Transducin, the guanyl nucleotide-binding regulatory protein of retinal rod outer segments that couples the photon receptor, rhodopsin, with the light-activated cGMP phosphodiesterase, can be resolved into two functional components, T(α) and T(βγ). T(α) (39 kDa), which is [32P]ADP-ribosylated by pertussis toxin and [32P]NAD in rod outer segments and in purified transducin, was also labeled by the toxin after separation from T(βγ) (36 kDa and ~ 10 kDa); neither component of T(βγ) was a pertussis toxin substrate. Labeling of T(α) was enhanced by T(βγ) and was maximal at ~ 1:1 molar ratio of T(α):T(βγ). Limited proteolysis by trypsin of T(α) in the presence of guanyl-5'-yl imidodiphosphate (Gpp(NH)p) resulted in the sequential appearance of proteins of 38 and 32 kDa. The amino terminus of both 38- and 32-kDa proteins was leucine, whereas that of T(α) could not be identified and was assumed to be blocked. The 32-kDa peptide was not a pertussis toxin substrate. Labeling of the 38-kDa protein was poor and was not enhanced by T(βγ). Trypsin treatment of [32P]ADP-ribosyl-T(α) produced a labeled 37-38-kDa doublet followed by appearance of radioactivity at the dye front. It appears, therefore, that, although the 38-kDa protein was poor toxin substrate, it contained the ADP-ribosylation site. Without rhodopsin, labeling of T(α) (in the presence of T(βγ) was unaffected by Gpp(NH)p, guanosine 5'-O-(thiotriphosphate) (GTPγS), GTP, GDP, and guanosine 5'-O-(thiodiphosphate) (GDPβS) but was increased by ATP. When photolyzed rhodopsin and T(βγ) were present, Gpp(NH)p and GTP(γ)S decreased [32P]ADP-ribosylation by pertussis toxin. Thus, pertussis toxin-catalyzed [32P]ADP ribosylation of T(α) was affected by nucleotides, rhodopsin and light in addition to T(βγ). The amino terminus of T(α), while it does not contain the pertussis toxin ADP-ribosylation site, appeared critical to its reactivity.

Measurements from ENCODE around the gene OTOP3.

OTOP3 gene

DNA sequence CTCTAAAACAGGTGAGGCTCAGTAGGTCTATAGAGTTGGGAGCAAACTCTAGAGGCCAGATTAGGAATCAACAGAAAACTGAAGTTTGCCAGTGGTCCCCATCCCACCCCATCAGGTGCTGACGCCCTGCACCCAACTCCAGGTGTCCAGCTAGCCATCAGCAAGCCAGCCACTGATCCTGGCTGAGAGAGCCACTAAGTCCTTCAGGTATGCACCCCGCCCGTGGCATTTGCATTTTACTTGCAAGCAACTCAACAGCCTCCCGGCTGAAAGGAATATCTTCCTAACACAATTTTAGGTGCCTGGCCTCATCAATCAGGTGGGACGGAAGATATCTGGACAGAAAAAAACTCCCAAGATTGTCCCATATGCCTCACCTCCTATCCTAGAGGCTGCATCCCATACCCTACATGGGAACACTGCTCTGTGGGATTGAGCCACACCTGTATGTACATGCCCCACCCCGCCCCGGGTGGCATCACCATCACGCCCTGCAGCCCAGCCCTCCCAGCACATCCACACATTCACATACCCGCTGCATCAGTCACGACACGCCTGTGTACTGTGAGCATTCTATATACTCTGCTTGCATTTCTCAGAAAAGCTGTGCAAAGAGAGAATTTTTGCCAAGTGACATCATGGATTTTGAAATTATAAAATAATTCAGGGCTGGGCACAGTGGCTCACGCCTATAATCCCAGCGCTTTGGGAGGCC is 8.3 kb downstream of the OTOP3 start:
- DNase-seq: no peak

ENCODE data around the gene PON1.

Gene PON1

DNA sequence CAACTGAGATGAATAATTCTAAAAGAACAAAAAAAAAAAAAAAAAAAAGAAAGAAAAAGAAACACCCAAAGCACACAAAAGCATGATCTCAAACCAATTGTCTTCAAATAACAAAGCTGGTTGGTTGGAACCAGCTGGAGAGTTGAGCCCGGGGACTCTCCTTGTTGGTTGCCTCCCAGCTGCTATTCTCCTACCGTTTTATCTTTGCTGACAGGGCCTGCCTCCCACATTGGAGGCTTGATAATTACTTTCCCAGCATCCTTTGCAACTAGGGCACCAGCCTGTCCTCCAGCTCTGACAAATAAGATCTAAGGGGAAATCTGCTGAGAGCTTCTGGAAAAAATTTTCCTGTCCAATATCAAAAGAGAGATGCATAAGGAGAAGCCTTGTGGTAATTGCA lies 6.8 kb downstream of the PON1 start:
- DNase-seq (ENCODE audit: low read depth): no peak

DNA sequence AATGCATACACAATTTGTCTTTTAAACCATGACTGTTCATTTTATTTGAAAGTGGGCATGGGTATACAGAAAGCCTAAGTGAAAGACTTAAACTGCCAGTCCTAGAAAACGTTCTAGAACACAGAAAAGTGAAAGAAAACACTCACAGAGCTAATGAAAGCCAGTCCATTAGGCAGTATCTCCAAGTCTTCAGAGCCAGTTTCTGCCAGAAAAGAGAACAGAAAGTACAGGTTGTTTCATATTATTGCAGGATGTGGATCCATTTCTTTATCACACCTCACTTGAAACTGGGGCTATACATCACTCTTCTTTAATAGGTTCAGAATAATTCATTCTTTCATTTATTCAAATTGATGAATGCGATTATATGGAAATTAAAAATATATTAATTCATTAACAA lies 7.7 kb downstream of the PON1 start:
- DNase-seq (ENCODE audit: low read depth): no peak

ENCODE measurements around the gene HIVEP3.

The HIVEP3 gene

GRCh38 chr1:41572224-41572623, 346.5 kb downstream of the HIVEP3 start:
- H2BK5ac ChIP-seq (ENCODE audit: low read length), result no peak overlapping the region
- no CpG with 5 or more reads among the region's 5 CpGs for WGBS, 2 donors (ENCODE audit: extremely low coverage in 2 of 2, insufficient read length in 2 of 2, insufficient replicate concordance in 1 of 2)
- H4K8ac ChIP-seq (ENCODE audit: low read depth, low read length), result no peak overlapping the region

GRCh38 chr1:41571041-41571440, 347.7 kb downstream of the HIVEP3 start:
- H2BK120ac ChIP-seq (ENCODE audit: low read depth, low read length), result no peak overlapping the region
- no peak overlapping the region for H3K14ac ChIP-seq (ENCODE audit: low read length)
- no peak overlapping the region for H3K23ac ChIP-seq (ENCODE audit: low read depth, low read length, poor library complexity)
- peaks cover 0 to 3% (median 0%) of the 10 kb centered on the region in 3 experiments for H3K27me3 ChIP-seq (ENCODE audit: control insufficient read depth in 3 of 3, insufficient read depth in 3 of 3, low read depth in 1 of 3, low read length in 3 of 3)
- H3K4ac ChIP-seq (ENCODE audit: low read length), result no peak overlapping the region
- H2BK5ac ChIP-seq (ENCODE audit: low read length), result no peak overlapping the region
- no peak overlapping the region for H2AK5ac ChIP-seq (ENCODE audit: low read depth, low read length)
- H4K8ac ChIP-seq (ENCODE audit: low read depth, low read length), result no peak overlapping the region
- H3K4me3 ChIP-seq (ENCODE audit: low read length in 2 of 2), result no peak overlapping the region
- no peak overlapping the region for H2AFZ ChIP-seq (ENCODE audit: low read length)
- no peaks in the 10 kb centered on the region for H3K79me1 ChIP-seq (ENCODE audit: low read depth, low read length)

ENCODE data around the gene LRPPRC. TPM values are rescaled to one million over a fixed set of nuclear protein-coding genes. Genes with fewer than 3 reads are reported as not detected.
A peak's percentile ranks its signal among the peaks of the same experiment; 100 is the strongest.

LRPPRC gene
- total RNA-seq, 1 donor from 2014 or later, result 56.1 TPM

|Original language||English (US)|
|Number of pages||5|
|Journal||Journal of Biological Chemistry|
|State||Published - Dec 1 1985|
ASJC Scopus subject areas
- Molecular Biology
- Cell Biology